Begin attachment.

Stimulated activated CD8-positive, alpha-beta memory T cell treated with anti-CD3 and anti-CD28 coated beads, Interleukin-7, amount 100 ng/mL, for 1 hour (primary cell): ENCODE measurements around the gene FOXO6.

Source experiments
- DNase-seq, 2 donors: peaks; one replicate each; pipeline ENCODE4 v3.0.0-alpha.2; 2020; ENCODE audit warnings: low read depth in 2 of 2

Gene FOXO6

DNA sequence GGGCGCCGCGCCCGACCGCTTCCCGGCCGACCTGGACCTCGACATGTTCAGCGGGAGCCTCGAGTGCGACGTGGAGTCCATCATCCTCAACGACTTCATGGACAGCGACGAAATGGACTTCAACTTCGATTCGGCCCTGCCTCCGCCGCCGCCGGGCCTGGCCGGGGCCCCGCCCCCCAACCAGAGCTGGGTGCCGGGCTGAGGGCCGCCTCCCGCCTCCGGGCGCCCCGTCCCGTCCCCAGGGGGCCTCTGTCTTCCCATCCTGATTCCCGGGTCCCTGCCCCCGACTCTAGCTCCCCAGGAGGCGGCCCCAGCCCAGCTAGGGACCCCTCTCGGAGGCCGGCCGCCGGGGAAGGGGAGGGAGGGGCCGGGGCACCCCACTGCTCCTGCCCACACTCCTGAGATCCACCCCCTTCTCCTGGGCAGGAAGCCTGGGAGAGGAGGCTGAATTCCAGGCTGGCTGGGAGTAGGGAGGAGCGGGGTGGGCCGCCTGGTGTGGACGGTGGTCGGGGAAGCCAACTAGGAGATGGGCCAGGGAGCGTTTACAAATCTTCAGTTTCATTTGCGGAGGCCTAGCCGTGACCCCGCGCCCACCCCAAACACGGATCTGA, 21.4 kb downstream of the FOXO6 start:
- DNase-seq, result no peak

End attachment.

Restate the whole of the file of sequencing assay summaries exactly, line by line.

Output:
Stimulated activated CD8-positive, alpha-beta memory T cell treated with anti-CD3 and anti-CD28 coated beads, Interleukin-7, amount 100 ng/mL, for 1 hour (primary cell): ENCODE measurements around the gene FOXO6.

Source experiments
- DNase-seq, 2 donors: peaks; one replicate each; pipeline ENCODE4 v3.0.0-alpha.2; 2020; ENCODE audit warnings: low read depth in 2 of 2

Gene FOXO6

DNA sequence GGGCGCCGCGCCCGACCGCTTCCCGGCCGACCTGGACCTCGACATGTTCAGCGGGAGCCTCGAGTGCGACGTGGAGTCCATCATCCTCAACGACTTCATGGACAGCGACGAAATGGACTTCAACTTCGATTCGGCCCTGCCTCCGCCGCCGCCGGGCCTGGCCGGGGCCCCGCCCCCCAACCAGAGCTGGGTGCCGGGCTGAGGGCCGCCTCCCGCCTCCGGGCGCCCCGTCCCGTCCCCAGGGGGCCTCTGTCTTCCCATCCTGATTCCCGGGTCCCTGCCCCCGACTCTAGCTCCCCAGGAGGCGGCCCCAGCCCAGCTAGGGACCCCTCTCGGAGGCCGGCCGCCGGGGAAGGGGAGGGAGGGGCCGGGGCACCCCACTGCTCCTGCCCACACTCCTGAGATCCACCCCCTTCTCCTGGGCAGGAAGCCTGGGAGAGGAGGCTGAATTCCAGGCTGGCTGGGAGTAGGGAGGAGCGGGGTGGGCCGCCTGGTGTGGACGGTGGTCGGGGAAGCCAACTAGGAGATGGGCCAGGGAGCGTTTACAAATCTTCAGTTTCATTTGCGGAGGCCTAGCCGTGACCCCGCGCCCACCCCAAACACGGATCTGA, 21.4 kb downstream of the FOXO6 start:
- DNase-seq, result no peak